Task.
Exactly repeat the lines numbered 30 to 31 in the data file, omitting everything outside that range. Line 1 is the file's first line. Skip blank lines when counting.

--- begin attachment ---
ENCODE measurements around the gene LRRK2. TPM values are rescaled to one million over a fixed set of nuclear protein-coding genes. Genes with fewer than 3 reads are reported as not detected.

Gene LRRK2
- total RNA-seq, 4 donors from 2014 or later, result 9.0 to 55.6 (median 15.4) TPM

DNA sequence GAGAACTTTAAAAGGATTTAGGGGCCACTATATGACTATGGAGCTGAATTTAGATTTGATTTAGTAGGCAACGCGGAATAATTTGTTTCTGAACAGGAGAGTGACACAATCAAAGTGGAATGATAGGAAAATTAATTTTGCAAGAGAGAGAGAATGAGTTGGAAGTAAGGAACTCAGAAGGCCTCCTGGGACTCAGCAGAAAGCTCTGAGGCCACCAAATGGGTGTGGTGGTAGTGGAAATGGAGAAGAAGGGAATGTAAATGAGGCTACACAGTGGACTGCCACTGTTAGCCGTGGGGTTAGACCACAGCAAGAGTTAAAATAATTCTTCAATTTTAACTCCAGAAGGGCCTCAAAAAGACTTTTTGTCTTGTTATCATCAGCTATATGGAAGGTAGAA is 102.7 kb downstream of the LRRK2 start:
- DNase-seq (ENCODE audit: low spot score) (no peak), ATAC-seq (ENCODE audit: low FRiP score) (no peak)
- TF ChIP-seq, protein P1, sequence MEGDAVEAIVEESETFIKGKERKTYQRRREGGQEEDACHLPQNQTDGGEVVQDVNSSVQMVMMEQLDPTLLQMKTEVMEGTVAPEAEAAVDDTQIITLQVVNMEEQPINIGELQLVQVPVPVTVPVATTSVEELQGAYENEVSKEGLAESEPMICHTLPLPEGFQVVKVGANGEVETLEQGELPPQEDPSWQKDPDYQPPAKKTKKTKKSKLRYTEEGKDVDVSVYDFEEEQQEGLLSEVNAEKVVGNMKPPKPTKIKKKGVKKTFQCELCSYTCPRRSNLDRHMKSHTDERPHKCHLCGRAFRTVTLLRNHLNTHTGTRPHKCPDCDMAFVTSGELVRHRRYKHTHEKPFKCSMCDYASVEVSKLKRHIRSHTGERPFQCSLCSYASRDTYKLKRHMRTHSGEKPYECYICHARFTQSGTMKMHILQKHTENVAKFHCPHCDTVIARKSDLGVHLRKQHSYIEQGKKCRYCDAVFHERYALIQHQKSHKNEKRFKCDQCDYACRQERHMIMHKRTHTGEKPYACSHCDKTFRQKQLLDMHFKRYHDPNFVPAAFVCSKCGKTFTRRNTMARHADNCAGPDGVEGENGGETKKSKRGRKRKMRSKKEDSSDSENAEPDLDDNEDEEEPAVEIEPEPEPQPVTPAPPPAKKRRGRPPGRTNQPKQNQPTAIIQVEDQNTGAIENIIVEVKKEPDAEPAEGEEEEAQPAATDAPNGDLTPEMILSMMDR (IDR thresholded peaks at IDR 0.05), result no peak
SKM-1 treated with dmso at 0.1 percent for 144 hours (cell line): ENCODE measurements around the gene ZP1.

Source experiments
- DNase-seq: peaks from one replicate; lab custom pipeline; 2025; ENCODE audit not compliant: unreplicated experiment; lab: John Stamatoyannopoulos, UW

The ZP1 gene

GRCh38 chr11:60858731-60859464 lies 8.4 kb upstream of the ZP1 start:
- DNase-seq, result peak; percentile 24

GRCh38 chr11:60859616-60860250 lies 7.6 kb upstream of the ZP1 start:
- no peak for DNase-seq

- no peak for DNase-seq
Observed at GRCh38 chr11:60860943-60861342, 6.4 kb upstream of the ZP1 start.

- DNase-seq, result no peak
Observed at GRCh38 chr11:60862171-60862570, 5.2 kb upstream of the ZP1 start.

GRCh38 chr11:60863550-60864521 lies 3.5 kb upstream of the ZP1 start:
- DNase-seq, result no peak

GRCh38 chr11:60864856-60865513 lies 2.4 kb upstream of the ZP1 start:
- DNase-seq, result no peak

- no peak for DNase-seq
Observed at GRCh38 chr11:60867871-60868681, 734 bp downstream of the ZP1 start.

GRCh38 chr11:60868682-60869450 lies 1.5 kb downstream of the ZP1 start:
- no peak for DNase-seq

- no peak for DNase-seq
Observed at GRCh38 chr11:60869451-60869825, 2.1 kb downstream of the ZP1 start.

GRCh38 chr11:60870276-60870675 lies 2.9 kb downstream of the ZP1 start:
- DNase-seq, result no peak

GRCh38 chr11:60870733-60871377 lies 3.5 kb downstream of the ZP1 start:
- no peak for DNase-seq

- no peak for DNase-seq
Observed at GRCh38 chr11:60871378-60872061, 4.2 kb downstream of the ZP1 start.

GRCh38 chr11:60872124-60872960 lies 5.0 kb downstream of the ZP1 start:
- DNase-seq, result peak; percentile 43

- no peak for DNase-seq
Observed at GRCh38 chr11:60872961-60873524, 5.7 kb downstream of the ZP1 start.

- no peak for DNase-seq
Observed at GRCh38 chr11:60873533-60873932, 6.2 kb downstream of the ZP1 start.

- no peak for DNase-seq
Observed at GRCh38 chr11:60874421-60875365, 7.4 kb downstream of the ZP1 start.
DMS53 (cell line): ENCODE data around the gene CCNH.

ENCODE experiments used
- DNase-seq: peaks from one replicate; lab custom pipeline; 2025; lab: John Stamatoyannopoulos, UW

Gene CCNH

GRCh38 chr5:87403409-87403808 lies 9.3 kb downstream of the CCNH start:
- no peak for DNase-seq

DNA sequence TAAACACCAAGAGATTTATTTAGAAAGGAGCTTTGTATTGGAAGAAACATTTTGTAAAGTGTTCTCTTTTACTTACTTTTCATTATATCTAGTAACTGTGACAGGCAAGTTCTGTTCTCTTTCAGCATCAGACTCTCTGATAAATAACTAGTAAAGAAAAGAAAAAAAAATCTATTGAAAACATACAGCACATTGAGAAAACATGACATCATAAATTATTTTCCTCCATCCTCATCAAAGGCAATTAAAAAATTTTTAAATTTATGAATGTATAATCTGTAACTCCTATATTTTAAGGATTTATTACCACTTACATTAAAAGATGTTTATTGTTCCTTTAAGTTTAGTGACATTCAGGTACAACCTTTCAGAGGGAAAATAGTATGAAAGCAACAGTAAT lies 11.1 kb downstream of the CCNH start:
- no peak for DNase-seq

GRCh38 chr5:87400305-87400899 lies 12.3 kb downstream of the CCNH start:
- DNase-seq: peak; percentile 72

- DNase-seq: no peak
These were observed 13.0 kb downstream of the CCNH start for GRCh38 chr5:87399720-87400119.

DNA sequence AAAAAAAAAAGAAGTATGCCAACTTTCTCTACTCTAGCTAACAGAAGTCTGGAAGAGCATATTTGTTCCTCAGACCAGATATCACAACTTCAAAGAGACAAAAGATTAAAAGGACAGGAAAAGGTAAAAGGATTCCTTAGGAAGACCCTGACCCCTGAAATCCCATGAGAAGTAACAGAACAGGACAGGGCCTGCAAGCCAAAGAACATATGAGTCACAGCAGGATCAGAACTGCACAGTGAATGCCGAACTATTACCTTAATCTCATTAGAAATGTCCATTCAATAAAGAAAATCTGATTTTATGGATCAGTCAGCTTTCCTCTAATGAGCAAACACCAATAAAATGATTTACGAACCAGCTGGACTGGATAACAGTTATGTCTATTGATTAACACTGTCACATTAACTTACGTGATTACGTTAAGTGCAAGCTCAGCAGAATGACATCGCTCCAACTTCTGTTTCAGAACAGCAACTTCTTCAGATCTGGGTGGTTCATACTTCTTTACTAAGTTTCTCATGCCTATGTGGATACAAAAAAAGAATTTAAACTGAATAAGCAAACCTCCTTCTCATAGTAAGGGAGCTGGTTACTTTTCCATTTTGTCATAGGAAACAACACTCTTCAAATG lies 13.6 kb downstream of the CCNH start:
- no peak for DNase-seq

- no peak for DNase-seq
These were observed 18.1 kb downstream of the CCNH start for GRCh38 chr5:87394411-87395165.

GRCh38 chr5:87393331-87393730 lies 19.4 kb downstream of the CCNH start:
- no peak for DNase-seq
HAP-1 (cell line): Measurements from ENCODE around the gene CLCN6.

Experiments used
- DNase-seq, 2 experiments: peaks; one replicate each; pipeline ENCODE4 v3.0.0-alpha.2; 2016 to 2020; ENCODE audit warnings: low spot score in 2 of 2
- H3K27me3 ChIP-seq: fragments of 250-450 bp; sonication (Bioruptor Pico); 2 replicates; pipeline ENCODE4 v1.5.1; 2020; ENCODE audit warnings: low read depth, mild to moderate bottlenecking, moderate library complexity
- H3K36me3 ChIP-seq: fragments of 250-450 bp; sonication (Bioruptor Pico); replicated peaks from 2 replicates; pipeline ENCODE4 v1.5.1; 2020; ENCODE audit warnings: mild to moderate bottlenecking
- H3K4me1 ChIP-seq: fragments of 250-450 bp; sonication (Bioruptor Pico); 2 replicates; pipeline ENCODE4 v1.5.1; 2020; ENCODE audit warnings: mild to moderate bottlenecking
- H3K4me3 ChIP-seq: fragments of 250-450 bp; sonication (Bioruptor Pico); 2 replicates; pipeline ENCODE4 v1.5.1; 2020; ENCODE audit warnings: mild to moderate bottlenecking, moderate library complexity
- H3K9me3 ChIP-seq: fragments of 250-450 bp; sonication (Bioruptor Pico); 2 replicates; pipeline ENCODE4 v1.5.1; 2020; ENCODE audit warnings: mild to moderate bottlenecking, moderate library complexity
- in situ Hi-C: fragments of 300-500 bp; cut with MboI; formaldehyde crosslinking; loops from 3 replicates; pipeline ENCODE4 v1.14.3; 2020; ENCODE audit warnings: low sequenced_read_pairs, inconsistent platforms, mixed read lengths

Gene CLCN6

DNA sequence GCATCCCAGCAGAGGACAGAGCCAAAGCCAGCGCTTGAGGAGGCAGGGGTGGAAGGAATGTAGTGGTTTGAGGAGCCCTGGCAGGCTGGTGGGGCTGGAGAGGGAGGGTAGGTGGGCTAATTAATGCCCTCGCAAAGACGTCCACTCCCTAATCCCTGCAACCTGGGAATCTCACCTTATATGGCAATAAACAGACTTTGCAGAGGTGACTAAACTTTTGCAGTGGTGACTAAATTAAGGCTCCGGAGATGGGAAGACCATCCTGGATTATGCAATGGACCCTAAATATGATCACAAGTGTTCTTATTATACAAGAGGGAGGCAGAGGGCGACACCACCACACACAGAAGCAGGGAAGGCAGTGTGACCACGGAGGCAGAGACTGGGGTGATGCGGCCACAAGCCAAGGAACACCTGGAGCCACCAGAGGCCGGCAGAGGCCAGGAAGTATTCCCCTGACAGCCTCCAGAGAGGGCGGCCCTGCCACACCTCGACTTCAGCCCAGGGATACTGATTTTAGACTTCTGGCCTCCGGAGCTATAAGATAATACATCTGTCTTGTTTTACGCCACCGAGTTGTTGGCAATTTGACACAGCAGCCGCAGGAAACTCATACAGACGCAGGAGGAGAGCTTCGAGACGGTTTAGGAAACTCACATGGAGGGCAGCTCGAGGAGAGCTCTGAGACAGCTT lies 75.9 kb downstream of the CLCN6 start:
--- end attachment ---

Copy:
- DNase-seq, result no peak

GRCh38 chr11:60870733-60871377 lies 3.5 kb downstream of the ZP1 start: